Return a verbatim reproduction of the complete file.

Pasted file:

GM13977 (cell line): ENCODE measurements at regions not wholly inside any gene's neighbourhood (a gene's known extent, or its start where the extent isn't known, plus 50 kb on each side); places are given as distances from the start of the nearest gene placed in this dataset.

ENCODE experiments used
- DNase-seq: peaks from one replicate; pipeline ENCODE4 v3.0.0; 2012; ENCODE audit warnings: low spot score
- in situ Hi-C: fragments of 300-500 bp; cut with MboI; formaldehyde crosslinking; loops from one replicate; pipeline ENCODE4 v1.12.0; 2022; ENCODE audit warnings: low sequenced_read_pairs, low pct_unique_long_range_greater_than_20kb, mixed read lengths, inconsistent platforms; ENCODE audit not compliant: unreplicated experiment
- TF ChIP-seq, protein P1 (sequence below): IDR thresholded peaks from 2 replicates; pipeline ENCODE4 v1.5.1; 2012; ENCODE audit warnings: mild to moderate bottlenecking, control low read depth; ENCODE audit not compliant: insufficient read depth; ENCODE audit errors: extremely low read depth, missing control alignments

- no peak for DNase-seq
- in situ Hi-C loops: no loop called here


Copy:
GM13977 (cell line): ENCODE measurements at regions not wholly inside any gene's neighbourhood (a gene's known extent, or its start where the extent isn't known, plus 50 kb on each side); places are given as distances from the start of the nearest gene placed in this dataset.

ENCODE experiments used
- DNase-seq: peaks from one replicate; pipeline ENCODE4 v3.0.0; 2012; ENCODE audit warnings: low spot score
- in situ Hi-C: fragments of 300-500 bp; cut with MboI; formaldehyde crosslinking; loops from one replicate; pipeline ENCODE4 v1.12.0; 2022; ENCODE audit warnings: low sequenced_read_pairs, low pct_unique_long_range_greater_than_20kb, mixed read lengths, inconsistent platforms; ENCODE audit not compliant: unreplicated experiment
- TF ChIP-seq, protein P1 (sequence below): IDR thresholded peaks from 2 replicates; pipeline ENCODE4 v1.5.1; 2012; ENCODE audit warnings: mild to moderate bottlenecking, control low read depth; ENCODE audit not compliant: insufficient read depth; ENCODE audit errors: extremely low read depth, missing control alignments

- no peak for DNase-seq
- in situ Hi-C loops: no loop called here